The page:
According to research coming from the Canadian Journal of Plant Science, alfalfa needs 500 GDD between a late season cut and a killing frost. Based on this information, the last cutting date recommendation for a particular region could be well into September. For no-regrowth harvesting, hay producers need less than 200 GDD to minimize winter injury, according to Dan Undersander, former University of Wisconsin extension forage specialist. Using this calculation method, the span between more than 200 GDD and less than 500 GDD would be considered a no-cut window.

There is still an amount of guesswork included with GDD calculations, so this isn’t a sure-fire solution. As we all know, the weather is anything but predictable. Growers take the risk of accumulating too many or not enough GDD.

5. Cutting Height

If, all things considered, a fall alfalfa harvest looks feasible, be sure to raise the cutter bar height for your final pass. During the growing season, alfalfa can withstand 2-3 inch cutting heights and still have proper regrowth. For last harvest, though, setting the cutter bar at a 4-to-6-inch height is recommended. The remaining stubble helps catch snow and can have a mulching effect, protecting crowns over winter.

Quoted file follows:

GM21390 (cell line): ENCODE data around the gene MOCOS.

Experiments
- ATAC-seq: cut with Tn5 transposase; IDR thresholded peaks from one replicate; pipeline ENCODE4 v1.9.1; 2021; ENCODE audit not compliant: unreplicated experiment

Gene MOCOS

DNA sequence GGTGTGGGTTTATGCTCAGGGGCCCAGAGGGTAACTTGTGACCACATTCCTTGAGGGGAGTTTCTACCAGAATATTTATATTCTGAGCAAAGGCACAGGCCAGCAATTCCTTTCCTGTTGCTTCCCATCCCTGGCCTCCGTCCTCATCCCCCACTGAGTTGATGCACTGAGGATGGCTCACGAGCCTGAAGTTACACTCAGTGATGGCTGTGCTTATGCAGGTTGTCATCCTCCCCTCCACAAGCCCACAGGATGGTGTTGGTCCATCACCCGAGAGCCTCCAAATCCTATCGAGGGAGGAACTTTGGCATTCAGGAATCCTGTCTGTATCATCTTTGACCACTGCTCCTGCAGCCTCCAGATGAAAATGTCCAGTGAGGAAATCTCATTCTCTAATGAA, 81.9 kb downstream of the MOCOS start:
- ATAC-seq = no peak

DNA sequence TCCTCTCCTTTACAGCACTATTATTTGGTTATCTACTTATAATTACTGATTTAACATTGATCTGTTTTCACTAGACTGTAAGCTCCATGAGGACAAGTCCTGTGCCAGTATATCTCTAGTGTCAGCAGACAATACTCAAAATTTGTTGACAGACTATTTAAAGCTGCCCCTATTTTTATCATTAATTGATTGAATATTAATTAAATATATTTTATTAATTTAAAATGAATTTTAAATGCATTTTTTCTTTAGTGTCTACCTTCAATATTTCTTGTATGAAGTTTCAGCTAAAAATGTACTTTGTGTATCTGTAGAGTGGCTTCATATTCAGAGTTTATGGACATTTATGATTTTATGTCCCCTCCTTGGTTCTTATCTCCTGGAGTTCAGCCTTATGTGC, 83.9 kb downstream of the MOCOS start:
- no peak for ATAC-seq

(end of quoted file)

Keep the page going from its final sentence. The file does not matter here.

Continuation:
Finish Fall on a High Note

Fall harvest always involves a degree of risk. But, at the same time, so does any management decision. Thoroughly considering your unique situation and taking the proper precautions will provide the best opportunity for alfalfa during the cold winter months.

A final note for hay producers taking this calculated risk: With late season harvesting, there may not be time or weather for a proper dry down. You’ve got two options – employ tools to increase dry down or cut for silage.